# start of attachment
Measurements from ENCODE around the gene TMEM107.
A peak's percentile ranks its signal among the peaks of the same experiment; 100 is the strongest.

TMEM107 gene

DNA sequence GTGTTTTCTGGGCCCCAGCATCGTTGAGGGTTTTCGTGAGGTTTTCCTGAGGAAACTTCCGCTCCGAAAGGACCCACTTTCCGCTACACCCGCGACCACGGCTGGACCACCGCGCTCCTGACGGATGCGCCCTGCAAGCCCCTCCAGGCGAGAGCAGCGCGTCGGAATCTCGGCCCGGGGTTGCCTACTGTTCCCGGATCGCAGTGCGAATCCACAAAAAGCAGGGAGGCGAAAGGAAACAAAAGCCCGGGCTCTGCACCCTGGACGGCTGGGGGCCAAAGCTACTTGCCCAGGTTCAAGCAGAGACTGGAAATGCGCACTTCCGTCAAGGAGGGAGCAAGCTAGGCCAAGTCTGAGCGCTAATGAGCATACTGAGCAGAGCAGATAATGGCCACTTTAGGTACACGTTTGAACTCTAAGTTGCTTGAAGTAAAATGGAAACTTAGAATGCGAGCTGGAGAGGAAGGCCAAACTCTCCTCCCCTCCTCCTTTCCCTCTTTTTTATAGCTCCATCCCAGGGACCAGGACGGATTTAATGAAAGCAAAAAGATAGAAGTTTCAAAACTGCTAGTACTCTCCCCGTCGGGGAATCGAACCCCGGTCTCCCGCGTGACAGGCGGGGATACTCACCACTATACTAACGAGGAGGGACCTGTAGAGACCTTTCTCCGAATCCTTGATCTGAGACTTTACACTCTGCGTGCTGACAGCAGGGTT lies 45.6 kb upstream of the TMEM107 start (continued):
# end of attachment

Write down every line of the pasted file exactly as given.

Measurements from ENCODE around the gene TMEM107.
A peak's percentile ranks its signal among the peaks of the same experiment; 100 is the strongest.

TMEM107 gene

DNA sequence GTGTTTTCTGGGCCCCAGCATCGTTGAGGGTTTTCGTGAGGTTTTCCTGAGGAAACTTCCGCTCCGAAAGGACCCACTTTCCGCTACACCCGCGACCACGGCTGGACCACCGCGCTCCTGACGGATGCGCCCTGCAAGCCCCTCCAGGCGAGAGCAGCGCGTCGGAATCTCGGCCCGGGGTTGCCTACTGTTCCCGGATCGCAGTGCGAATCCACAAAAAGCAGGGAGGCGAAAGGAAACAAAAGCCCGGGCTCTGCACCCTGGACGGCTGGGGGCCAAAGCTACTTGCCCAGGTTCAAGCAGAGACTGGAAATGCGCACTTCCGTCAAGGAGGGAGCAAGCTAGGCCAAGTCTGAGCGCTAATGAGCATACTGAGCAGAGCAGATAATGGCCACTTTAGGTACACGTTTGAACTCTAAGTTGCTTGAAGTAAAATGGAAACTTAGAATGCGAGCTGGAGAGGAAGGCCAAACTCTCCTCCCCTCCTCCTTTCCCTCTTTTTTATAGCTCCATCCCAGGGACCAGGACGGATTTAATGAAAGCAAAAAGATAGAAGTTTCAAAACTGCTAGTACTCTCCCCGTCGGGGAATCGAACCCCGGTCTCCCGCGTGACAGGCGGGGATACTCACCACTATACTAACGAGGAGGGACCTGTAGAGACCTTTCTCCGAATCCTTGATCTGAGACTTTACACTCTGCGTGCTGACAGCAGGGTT lies 45.6 kb upstream of the TMEM107 start (continued):